Although there are some drawbacks, co-teaching is an effective way to help special education students succeed in mainstream classrooms.
What is co-teaching?
Co-teaching is an inclusion education model in which students with special education needs are provided the opportunity to learn in a mainstream classroom with the additional support of a special education teacher who co-teaches with the general education teacher. This model has proven successful in many school districts for several reasons.
Benefits for students with special education requirements
First of all, the co-teaching model ensures that students with special needs have access to the general education curriculum. By law students with disabilities must be provided access to learning opportunities that do not restrict their ability to progress in a subject or grade-level. In a co-taught class, special education students have the opportunity to move from modified assignments to typical assignments as they develop skills and confidence. As a result, co-taught special education students are generally more likely to meet grade-level standards.
While they have access to the mainstream curriculum, co-taught students also continue to receive specialized instruction. Special education teachers within the mainstream classroom can coach students individually, or in small groups, providing them the additional coaching and guidance necessary for them to complete activities and assignments.
In addition to in-class support for mainstream assignments, co-taught students also have the opportunity to grow within the curriculum through differentiated instruction. Since there are two teachers in the class, the same material can be taught in two or more different ways. The special education teacher can anticipate student needs and, in planning lessons with the mainstream teacher, prepare alternative lesson materials and assessments to help special education students reach the grade-level learning goals.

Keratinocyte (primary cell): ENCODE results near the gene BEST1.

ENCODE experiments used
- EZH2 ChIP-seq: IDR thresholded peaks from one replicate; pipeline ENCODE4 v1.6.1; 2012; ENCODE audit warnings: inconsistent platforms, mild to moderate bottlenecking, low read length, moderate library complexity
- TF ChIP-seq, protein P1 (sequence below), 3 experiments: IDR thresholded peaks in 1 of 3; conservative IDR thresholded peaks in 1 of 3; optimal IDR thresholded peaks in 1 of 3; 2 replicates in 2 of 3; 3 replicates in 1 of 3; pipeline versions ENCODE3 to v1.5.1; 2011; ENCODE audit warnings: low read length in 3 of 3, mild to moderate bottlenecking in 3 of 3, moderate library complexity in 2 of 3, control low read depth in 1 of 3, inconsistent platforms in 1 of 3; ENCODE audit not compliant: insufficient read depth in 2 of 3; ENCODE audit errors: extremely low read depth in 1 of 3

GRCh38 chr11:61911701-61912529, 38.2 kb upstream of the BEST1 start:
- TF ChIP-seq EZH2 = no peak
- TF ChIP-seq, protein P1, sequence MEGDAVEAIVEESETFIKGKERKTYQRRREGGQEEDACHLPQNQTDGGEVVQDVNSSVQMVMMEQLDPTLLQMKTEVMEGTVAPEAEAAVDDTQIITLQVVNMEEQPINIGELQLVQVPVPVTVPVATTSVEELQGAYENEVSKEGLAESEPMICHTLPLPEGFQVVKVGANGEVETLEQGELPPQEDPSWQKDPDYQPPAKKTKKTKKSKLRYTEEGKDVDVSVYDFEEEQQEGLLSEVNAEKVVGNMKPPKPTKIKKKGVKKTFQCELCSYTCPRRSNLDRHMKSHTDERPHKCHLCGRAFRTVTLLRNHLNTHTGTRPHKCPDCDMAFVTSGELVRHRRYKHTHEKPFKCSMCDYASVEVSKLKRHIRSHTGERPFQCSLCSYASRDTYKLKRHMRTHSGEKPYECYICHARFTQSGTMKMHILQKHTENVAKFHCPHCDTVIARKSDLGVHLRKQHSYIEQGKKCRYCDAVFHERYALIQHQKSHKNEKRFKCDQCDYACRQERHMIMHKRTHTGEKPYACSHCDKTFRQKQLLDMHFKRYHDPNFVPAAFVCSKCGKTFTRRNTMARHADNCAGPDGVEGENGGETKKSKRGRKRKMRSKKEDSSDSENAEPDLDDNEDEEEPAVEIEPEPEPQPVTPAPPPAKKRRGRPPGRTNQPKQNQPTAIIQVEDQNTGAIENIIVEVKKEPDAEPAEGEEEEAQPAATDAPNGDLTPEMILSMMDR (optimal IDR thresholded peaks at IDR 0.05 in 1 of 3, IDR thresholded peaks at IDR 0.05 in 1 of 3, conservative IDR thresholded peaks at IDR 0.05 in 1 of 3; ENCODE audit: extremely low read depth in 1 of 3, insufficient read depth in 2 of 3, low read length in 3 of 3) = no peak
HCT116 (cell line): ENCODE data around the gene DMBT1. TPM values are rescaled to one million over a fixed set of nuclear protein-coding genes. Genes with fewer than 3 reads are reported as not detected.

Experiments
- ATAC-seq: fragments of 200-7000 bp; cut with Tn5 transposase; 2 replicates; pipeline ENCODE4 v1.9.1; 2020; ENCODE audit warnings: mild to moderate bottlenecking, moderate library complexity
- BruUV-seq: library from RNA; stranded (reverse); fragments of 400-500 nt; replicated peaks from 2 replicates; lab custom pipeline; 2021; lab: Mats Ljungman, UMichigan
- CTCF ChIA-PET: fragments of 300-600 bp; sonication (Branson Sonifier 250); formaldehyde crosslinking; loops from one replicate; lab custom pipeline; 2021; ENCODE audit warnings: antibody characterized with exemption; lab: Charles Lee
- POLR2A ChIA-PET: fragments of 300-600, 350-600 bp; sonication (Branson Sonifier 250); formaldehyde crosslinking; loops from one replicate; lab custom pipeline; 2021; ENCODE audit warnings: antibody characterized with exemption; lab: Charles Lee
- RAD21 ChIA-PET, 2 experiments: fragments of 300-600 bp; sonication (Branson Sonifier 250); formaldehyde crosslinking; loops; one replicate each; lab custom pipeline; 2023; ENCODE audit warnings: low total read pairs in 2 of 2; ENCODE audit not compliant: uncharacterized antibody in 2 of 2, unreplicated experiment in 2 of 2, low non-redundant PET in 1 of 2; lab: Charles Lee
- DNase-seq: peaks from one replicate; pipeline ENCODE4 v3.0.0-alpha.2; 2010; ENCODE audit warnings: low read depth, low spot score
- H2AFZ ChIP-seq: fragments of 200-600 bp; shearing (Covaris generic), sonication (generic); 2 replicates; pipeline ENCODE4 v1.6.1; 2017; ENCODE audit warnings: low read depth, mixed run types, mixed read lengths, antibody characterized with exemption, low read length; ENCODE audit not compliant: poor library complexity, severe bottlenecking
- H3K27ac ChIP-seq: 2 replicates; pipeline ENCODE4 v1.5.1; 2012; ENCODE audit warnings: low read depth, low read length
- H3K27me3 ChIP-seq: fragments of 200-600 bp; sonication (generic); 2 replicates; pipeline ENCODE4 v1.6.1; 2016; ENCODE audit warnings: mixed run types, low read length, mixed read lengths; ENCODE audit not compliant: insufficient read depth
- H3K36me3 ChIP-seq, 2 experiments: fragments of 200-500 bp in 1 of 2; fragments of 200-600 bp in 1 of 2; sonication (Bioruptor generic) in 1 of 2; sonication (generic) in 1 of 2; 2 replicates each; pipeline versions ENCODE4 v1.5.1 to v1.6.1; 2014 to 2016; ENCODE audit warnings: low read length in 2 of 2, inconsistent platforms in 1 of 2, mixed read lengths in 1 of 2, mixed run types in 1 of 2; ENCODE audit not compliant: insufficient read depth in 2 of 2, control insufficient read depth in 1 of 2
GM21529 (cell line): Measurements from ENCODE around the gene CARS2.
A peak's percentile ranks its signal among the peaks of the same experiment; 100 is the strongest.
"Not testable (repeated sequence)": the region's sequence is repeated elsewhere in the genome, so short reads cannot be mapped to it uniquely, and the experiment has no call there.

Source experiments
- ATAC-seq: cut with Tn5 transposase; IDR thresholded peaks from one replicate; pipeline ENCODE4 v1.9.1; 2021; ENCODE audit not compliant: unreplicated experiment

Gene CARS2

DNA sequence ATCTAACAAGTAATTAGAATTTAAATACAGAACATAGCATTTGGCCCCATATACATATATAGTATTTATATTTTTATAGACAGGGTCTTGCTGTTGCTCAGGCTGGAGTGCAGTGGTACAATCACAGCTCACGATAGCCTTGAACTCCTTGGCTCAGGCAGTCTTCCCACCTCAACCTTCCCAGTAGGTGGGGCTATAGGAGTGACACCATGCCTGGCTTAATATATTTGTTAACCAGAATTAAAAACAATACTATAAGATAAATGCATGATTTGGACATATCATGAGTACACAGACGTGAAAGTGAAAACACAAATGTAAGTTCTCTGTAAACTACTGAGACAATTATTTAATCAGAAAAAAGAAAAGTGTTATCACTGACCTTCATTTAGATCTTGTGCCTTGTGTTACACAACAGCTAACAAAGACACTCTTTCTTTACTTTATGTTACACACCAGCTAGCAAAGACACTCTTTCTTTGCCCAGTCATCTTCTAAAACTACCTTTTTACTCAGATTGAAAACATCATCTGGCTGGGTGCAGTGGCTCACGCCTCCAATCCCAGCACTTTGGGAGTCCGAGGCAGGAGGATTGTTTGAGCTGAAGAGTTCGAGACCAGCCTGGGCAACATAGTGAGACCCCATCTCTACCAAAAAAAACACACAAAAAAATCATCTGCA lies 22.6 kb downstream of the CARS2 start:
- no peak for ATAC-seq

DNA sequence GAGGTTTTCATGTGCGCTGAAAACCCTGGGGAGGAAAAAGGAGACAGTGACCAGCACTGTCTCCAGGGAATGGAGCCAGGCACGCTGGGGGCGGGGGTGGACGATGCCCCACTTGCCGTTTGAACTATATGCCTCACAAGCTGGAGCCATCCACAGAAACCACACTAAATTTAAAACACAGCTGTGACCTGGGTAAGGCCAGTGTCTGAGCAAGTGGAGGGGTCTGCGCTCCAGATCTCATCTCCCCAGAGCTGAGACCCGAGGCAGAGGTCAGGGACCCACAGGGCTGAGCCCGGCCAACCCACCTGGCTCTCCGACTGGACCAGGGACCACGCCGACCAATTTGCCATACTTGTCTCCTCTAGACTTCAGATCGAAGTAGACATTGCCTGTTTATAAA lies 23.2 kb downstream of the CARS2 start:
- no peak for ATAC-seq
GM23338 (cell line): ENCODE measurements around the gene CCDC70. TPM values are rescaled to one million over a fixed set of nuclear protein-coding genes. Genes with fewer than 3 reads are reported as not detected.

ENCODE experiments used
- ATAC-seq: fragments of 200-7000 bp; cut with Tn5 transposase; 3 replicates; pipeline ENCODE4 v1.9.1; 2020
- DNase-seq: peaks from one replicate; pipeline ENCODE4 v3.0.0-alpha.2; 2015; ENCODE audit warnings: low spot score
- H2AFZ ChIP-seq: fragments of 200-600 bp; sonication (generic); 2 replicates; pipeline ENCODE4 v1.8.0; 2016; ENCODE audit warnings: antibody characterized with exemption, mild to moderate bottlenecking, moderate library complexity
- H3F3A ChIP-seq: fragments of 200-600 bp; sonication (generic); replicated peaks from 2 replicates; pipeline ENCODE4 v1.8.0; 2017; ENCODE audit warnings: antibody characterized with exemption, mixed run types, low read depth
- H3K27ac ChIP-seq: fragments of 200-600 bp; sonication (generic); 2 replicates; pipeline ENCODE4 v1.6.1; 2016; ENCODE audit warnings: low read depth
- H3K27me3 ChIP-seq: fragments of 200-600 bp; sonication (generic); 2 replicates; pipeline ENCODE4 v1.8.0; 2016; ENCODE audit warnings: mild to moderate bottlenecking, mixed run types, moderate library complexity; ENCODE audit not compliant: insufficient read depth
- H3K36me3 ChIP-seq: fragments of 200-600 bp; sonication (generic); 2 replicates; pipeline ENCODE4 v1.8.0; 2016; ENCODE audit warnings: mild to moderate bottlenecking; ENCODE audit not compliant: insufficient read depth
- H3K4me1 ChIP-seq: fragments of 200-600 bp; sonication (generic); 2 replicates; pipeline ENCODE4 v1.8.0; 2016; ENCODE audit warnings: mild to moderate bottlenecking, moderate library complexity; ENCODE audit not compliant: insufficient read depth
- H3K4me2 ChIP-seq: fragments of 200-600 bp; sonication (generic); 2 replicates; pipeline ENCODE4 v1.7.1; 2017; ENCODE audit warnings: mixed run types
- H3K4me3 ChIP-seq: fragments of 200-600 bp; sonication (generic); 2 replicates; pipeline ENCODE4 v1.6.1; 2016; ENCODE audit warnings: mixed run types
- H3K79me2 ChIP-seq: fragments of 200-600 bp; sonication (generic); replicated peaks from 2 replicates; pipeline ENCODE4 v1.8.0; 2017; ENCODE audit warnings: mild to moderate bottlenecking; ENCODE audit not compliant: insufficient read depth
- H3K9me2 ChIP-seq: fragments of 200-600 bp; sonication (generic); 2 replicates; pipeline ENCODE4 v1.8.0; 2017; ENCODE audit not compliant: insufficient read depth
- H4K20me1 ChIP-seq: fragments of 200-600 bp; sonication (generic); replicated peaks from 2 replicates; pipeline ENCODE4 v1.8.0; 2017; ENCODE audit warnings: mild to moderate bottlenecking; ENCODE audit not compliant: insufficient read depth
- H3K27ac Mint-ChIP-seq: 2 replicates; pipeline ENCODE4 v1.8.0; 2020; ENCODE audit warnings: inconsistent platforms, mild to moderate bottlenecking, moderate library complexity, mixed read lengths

Although the special education teacher in a co-taught class often delivers content, he or she sometimes spends class time observing students with special needs. In observing how the student responds to class assignments the special education teacher can develop new ways to revise materials or reteach concepts to ensure every student remains on-task and on-topic. In addition, in large or difficult to manage classes, either of the co-teachers can circulate during a lesson to ensure every student is on-task and attentive, and answer questions or redirection where necessary.
- One teaches/one observes: In one model, one teacher delivers a lesson while the other observes and assists students. This model is particularly valuable for topics that are detailed or require the delivery of extensive content such as dates, names, and timeline events. As one teacher explains new ideas, the other reviews student notes to ensure all students are capturing the most important information.